Friday, September 14, 2012

Records Prior to 1850

Question from Ann:
"Will you walk us through the steps to go about securing the info we will need from probate/wills prior to 1850?"

Ann was asking this question in reference to the comment I made in the Starting at the Beginning blog where I said to trace your first 4 generations thoroughly before going any further back than that. Once your line gets further back than 1850 things get harder because you no longer have census records that spell out all of the names in the household. At this point wills and probate are your best friends for determining relationships.

The first thing you need to do before you try and find a will/probate for someone is to narrow down when and where they died. That is why it is essential to thoroughly research your lines through 4 generations (possibly 5) first so that you will have the time frames and the locations that you need when you start going further back in time. There is no point in trying to find probate or deeds if you have no idea in which counties to search. There are some published will indexes but if you happen to be in a county where you have to hand search through the records you definitely want to narrow it down. The first place I check for wills/probate is the Family History Library (FHL) card catalog. The most confusing thing you will find are separate microfilms for wills, administrations, inventories, estates, guardianships etc. These are all probate records but they are split up into different document sets. Just for fun I looked at the FHL for Greene County, Georgia and here is what I found:

  • Index to records, 1790-1942
    author: Georgia. Probate Court (Greene County)
  • Index to estate record books, 1878-1813
    author: Georgia. Ordinary Court (Greene County)
  • Name index to loose estates, guardianships and wills 1786-1939 Greene County, Georgia
    author: Hageness, MariLee Beatty, 1942-
  • Estate records, 1790-1943
    author: Georgia. Probate Court (Greene County)
  • Wills, 1798-1914
    author: Georgia. Probate Court (Greene County
  • Inventories, appraisements and sales of estates, 1798-1893
    author: Georgia. Court of Ordinary (Greene County)
  • Miscellaneous loose court papers [Greene County, Georgia], 1798-1906
    author: Georgia. Superior Court (Greene County)
  • Administrators, executors and guardians bonds and letters, 1812-1916
    author: Georgia. Court of Ordinary (Greene County)
  • Wills, 1786-1921
    author: Georgia. Court of Ordinary (Greene County)
  • Court minutes, 1805-1893
    author: Georgia. Court of Ordinary (Greene County)
  • Court records, 1820-1836, 1859-1874
    author: Georgia. Court of Ordinary (Greene County)
  • Returns and divisions of estates, 1816-1851
    author: Georgia. Court of Ordinary (Greene County)
  • Greene County, Georgia, wills and appraisements and inventories 1787- 1798
    author: McMinus, J.
  • Greene County, Georgia wills, 1786-1877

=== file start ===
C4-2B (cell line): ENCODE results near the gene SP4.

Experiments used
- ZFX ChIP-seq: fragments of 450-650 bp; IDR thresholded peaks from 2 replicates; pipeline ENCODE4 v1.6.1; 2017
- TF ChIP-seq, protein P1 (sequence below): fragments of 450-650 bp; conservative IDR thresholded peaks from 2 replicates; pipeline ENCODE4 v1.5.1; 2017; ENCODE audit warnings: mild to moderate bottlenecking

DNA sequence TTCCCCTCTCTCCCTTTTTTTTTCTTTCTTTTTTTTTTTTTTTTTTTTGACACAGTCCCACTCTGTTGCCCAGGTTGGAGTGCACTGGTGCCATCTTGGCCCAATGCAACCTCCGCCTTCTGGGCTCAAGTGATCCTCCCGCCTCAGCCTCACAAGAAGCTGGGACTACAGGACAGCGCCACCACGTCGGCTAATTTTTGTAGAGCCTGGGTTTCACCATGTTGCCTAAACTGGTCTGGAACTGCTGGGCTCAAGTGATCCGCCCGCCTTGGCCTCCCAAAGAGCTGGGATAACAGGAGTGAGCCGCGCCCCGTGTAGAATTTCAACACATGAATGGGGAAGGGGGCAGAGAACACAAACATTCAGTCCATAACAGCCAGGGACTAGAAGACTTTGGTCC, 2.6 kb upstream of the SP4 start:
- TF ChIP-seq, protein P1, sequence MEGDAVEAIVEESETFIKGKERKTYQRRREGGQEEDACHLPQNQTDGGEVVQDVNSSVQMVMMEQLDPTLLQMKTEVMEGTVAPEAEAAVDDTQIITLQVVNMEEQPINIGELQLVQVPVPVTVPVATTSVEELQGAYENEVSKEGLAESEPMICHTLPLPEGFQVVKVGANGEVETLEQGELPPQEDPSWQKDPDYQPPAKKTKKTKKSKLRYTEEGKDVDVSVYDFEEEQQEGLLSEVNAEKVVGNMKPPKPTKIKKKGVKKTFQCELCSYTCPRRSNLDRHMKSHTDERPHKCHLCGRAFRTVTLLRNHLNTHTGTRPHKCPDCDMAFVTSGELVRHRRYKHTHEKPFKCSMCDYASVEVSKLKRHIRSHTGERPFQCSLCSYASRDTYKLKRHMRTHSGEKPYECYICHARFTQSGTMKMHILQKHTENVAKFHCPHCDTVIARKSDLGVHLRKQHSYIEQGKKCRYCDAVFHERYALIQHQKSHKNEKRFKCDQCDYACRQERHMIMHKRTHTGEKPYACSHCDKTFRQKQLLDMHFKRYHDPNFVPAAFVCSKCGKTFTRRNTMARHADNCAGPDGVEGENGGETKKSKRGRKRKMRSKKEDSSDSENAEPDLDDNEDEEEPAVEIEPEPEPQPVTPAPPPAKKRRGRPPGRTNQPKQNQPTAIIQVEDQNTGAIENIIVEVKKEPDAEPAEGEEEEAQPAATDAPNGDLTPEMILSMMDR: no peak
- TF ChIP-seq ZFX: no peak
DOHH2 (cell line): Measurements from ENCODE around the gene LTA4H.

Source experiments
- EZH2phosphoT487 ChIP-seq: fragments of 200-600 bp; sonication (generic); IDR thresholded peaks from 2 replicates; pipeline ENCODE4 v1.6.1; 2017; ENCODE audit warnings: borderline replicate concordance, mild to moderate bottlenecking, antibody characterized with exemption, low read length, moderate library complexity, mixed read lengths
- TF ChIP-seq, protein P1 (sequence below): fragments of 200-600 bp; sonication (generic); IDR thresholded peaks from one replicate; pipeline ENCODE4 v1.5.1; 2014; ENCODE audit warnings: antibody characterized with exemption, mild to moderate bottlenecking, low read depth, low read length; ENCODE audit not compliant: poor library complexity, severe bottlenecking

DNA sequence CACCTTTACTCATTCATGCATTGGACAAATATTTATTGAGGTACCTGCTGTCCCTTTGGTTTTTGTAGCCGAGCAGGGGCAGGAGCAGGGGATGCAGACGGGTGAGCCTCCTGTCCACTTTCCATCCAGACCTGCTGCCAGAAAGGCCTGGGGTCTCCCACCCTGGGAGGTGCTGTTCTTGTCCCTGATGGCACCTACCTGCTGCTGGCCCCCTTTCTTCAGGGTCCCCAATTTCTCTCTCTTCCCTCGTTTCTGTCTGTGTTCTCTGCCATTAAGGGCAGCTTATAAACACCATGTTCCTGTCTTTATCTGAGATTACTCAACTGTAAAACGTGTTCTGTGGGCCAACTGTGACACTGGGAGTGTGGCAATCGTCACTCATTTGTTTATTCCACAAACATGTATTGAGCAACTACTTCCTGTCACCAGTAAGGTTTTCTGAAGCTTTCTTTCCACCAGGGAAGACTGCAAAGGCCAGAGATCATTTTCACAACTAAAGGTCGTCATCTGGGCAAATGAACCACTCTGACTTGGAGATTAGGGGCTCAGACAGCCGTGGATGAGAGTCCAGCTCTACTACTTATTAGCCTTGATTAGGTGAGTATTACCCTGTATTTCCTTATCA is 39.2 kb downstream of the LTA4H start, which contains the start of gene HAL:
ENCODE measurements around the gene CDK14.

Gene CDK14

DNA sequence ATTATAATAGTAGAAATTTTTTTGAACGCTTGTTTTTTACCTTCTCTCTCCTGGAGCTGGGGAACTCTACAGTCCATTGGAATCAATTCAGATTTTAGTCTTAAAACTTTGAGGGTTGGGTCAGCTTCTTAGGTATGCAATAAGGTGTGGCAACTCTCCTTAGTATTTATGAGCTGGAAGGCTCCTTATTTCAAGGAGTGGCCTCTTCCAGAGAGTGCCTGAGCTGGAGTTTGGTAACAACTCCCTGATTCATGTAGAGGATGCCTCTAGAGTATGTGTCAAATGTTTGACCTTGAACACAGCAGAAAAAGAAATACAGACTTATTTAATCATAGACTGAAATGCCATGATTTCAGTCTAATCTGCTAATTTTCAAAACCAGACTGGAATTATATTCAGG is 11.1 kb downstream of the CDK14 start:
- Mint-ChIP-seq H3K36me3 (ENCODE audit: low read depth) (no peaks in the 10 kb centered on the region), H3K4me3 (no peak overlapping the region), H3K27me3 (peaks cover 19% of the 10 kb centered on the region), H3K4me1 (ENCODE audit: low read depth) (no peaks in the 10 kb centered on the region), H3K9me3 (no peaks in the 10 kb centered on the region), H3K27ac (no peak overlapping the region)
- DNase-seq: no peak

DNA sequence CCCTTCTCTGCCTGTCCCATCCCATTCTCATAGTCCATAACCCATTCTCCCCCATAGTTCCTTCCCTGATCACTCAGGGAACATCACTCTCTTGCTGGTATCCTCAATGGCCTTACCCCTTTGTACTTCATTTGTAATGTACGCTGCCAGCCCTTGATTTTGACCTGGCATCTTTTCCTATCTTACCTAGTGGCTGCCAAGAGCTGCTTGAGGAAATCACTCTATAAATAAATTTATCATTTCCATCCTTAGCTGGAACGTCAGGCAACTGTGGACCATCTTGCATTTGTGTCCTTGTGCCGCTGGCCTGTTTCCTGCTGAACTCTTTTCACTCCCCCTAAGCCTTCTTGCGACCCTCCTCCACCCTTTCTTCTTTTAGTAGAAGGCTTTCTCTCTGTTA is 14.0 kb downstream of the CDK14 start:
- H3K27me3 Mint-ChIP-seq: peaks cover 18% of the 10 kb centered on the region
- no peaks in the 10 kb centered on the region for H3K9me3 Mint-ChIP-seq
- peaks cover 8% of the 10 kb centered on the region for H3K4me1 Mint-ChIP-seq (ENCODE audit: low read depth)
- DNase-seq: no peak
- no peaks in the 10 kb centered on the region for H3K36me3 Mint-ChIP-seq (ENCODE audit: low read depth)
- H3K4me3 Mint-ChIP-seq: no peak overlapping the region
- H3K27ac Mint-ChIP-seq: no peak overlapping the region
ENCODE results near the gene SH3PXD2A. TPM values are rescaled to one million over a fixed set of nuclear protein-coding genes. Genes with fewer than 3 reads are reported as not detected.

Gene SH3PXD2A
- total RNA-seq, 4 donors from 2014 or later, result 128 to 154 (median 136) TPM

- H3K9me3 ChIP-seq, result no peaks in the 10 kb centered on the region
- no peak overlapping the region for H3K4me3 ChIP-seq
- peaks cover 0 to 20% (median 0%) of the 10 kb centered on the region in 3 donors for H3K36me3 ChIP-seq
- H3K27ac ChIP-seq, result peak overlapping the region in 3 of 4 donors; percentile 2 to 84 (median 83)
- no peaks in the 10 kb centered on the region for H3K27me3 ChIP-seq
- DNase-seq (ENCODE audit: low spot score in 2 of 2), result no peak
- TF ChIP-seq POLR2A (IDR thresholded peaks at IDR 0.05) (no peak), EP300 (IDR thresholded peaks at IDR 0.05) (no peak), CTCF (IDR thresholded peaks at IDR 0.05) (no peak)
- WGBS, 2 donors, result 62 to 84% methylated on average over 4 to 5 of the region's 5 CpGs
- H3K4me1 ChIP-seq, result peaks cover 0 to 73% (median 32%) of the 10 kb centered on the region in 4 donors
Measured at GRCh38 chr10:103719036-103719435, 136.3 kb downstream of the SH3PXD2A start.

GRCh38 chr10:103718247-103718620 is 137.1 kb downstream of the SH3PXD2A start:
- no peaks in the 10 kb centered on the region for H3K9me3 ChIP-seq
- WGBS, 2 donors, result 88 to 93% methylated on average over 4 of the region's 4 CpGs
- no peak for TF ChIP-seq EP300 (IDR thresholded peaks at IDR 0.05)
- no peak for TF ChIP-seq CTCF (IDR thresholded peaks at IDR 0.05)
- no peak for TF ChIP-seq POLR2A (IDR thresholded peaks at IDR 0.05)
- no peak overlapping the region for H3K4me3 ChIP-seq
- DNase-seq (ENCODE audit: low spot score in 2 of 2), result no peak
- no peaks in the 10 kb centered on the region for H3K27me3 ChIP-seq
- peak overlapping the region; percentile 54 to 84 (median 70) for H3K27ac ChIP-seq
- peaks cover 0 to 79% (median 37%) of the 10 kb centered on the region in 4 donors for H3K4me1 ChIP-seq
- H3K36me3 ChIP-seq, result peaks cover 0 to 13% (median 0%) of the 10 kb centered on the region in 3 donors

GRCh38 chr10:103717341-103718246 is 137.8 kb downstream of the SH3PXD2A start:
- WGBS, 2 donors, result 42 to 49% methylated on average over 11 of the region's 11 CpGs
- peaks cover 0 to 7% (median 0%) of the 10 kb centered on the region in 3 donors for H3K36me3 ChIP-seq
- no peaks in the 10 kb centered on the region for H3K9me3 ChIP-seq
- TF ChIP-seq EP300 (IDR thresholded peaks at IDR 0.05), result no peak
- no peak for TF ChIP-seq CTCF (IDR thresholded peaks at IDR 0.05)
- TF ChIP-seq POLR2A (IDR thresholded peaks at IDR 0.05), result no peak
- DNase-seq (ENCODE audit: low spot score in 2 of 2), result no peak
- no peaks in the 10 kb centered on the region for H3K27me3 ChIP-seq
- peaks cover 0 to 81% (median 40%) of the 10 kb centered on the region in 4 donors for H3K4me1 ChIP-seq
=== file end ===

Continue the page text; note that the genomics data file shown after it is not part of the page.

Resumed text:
author: Turner, Freda Reid
  • Guardianships, 1804-1916
    author: Georgia. Probate Court (Greene County)
If you guessed that you will need to look through all of this then you guessed right. That is why it is so important to narrow down the date and place before you start. You do this by using all of the other records that you already have.

The reason probate is so important is relationships are usually spelled out. "My wife Matilda" "My daughters Catherine, Mary and Grace" "My daughter Patience and her husband William" "My eldest son John." You can start piecing the family together with this information.

The second record set you need to use are deeds. Many times relationships are also spelled out in deeds which is nice. The problem with deeds is that your time frame will be much wider than with wills and probate. For example, when I was trying to piece together the children of Jesse Lee [1735-1810] I had to look at the Bladen County, NC deeds from 1756 to 1787 and then Robeson County deeds from 1787 until 1810 (Robeson was formed from Bladen in 1787 and these dates cover Jesse from age 21 until his death). I then had to expand my search later than 1810 because I wasn't just looking for deeds with Jesse in them but also for all of his known children because they were deeding stuff back and forth to each other. Let's say there is a deed from Joseph Lee to Obedience Sterling "I give my sister Obedience a slave named Harney." If I have already shown Joseph to be a son of Jesse, I now have indirect evidence that Obedience is also a child of that Jesse. Just to complicate matters further, some of Jesse's children migrated to Marion County, Mississippi so deeds had to be checked there as well. Working with deeds is more time consuming than working with probate but just as necessary.

Whether probate or deeds, sometimes you will have to do research at the local courthouse. Not everything is microfilmed or indexed. If you get to this point, it is better to do the research in person yourself or hire someone locally that can do it for you. Unless you have very specific details like an exact date most courthouses will not pull the records for you unless you are there in person. You will have better luck with getting a courthouse to pull a deed than probate documents. If you see a deed listed in a deed index or abstract book that has the exact date and the principle names, you can write to the courthouse and ask them to pull it for you and you just might get lucky. If you send a request to a courthouse that says, "I think Jesse Lee died sometime between 1810 and 1816 in Robeson County. Can you find his probate packet?" Be prepared for a rejection letter.

Copyright © 2012 Michele Simmons Lewis


  1. I love your blog. You provide so many helpful tips and ideas.